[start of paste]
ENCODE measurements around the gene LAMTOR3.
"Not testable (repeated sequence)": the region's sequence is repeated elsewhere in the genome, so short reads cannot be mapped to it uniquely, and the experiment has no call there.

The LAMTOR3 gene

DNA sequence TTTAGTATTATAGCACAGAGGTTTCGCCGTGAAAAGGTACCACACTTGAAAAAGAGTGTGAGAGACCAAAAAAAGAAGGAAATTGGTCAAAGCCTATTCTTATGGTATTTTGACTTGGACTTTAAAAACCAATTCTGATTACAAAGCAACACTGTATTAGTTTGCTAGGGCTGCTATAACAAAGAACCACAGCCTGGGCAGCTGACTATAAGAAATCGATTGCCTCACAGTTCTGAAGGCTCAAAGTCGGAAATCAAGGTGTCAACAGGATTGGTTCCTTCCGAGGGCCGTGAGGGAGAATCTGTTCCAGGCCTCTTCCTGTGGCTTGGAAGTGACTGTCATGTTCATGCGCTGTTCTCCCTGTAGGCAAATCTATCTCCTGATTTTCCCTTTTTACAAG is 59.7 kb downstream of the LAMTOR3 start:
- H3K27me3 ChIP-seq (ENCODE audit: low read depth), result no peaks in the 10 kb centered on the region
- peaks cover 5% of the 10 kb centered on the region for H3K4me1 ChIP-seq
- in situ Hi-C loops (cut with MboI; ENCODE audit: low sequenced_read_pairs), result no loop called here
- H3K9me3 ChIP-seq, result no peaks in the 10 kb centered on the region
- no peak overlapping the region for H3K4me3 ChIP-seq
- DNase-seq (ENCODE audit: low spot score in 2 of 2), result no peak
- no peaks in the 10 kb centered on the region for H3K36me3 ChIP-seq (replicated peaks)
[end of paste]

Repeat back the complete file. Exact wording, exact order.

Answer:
ENCODE measurements around the gene LAMTOR3.
"Not testable (repeated sequence)": the region's sequence is repeated elsewhere in the genome, so short reads cannot be mapped to it uniquely, and the experiment has no call there.

The LAMTOR3 gene

DNA sequence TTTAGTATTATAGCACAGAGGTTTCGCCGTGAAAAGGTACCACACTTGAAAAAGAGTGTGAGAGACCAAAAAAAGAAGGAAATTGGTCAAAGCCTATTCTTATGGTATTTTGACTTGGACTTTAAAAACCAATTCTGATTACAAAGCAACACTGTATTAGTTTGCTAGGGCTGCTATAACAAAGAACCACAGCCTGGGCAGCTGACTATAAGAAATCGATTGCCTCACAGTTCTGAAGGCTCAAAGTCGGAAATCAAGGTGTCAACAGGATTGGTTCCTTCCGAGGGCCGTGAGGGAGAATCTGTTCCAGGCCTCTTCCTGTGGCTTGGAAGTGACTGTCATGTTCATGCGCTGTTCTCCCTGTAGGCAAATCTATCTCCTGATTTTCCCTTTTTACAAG is 59.7 kb downstream of the LAMTOR3 start:
- H3K27me3 ChIP-seq (ENCODE audit: low read depth), result no peaks in the 10 kb centered on the region
- peaks cover 5% of the 10 kb centered on the region for H3K4me1 ChIP-seq
- in situ Hi-C loops (cut with MboI; ENCODE audit: low sequenced_read_pairs), result no loop called here
- H3K9me3 ChIP-seq, result no peaks in the 10 kb centered on the region
- no peak overlapping the region for H3K4me3 ChIP-seq
- DNase-seq (ENCODE audit: low spot score in 2 of 2), result no peak
- no peaks in the 10 kb centered on the region for H3K36me3 ChIP-seq (replicated peaks)